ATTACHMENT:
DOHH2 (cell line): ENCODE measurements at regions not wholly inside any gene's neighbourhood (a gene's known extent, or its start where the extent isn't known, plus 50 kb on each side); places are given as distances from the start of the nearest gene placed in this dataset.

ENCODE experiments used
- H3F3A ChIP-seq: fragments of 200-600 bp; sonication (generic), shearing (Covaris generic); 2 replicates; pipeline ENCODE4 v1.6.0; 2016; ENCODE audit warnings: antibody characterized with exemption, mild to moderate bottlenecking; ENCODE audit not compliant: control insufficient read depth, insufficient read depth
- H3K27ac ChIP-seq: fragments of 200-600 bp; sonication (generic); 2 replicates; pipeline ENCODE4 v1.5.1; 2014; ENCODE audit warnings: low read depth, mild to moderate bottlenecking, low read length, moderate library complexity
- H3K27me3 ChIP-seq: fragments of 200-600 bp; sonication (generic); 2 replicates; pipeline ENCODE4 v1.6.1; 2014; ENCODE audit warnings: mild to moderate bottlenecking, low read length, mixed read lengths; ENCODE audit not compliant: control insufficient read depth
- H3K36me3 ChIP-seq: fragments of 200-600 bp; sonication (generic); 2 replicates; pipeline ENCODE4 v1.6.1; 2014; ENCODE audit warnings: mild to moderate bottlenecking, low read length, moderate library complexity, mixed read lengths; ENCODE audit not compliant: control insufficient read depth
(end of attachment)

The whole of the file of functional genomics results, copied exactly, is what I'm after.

DOHH2 (cell line): ENCODE measurements at regions not wholly inside any gene's neighbourhood (a gene's known extent, or its start where the extent isn't known, plus 50 kb on each side); places are given as distances from the start of the nearest gene placed in this dataset.

ENCODE experiments used
- H3F3A ChIP-seq: fragments of 200-600 bp; sonication (generic), shearing (Covaris generic); 2 replicates; pipeline ENCODE4 v1.6.0; 2016; ENCODE audit warnings: antibody characterized with exemption, mild to moderate bottlenecking; ENCODE audit not compliant: control insufficient read depth, insufficient read depth
- H3K27ac ChIP-seq: fragments of 200-600 bp; sonication (generic); 2 replicates; pipeline ENCODE4 v1.5.1; 2014; ENCODE audit warnings: low read depth, mild to moderate bottlenecking, low read length, moderate library complexity
- H3K27me3 ChIP-seq: fragments of 200-600 bp; sonication (generic); 2 replicates; pipeline ENCODE4 v1.6.1; 2014; ENCODE audit warnings: mild to moderate bottlenecking, low read length, mixed read lengths; ENCODE audit not compliant: control insufficient read depth
- H3K36me3 ChIP-seq: fragments of 200-600 bp; sonication (generic); 2 replicates; pipeline ENCODE4 v1.6.1; 2014; ENCODE audit warnings: mild to moderate bottlenecking, low read length, moderate library complexity, mixed read lengths; ENCODE audit not compliant: control insufficient read depth